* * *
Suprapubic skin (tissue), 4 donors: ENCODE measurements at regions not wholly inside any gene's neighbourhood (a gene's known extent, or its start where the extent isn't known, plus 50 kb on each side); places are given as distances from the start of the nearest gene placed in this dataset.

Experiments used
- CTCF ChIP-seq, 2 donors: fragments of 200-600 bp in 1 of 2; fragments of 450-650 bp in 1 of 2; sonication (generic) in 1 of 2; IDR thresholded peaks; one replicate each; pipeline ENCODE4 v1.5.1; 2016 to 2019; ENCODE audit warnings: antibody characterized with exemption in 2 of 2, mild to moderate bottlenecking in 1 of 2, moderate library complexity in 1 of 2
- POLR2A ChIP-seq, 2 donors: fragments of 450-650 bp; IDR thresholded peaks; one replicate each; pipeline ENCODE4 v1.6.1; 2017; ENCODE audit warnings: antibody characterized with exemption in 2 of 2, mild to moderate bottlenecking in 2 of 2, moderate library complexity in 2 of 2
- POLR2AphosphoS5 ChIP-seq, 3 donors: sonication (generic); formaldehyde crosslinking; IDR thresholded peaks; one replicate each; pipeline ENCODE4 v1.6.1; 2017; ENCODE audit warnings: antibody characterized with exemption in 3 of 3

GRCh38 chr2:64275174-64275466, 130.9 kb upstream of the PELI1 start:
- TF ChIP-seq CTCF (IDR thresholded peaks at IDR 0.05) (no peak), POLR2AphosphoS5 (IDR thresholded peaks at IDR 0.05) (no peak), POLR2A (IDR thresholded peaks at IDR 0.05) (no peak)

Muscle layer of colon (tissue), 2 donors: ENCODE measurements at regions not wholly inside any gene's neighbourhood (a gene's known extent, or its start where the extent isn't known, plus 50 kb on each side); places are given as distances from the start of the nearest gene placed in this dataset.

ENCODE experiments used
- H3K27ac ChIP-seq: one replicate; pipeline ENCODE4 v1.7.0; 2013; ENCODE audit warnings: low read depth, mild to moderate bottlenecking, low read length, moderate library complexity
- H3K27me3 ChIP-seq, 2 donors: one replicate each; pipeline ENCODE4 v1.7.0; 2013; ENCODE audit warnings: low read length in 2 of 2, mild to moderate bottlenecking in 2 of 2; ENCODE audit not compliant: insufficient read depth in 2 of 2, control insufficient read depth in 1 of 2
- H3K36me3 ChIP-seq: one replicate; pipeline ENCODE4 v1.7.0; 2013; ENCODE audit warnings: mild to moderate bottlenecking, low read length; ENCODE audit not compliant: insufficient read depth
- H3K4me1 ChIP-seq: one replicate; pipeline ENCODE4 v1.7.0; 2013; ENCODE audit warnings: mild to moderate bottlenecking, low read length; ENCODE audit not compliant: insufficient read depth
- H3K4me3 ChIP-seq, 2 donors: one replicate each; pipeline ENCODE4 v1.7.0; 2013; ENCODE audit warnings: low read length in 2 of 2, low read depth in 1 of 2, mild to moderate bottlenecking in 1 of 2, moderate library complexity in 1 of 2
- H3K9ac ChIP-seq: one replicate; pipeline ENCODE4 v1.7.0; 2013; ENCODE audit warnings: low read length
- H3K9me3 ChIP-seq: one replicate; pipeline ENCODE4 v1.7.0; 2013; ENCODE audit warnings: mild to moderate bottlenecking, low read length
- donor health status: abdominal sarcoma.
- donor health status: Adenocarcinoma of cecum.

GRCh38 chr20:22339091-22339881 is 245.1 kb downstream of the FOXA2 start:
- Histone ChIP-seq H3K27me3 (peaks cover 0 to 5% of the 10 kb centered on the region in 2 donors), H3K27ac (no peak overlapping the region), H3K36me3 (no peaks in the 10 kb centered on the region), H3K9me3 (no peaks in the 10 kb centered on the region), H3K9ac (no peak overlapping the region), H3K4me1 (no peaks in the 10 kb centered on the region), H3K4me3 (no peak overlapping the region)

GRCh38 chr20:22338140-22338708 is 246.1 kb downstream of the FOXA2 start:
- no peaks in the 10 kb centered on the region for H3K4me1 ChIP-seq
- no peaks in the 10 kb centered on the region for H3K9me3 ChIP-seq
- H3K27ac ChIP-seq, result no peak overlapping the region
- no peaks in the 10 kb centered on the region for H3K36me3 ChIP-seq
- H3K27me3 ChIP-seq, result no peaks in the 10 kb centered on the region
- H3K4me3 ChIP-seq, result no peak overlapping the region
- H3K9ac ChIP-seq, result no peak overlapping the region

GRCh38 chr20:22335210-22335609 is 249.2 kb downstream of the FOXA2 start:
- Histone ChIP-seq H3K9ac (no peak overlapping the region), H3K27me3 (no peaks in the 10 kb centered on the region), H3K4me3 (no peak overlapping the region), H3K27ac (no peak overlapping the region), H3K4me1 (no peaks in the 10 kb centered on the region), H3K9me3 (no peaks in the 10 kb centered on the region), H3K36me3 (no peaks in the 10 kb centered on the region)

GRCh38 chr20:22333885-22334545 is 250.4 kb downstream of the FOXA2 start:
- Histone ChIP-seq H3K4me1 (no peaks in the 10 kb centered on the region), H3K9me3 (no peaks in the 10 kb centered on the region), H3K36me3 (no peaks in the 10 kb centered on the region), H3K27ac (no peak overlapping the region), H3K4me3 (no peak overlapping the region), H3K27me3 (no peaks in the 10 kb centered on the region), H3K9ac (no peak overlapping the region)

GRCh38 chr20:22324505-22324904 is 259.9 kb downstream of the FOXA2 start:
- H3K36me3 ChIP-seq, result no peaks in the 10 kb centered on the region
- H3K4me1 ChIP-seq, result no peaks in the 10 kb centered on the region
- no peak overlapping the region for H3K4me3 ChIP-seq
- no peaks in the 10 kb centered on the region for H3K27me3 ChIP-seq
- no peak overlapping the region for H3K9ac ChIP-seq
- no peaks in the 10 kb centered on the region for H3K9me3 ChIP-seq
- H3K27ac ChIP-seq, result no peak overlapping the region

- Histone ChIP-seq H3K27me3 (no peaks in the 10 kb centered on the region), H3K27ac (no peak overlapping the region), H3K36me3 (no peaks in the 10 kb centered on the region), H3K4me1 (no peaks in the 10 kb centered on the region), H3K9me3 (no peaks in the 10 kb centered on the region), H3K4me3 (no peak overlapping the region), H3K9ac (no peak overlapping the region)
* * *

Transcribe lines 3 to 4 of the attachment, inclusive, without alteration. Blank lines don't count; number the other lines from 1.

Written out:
- CTCF ChIP-seq, 2 donors: fragments of 200-600 bp in 1 of 2; fragments of 450-650 bp in 1 of 2; sonication (generic) in 1 of 2; IDR thresholded peaks; one replicate each; pipeline ENCODE4 v1.5.1; 2016 to 2019; ENCODE audit warnings: antibody characterized with exemption in 2 of 2, mild to moderate bottlenecking in 1 of 2, moderate library complexity in 1 of 2
- POLR2A ChIP-seq, 2 donors: fragments of 450-650 bp; IDR thresholded peaks; one replicate each; pipeline ENCODE4 v1.6.1; 2017; ENCODE audit warnings: antibody characterized with exemption in 2 of 2, mild to moderate bottlenecking in 2 of 2, moderate library complexity in 2 of 2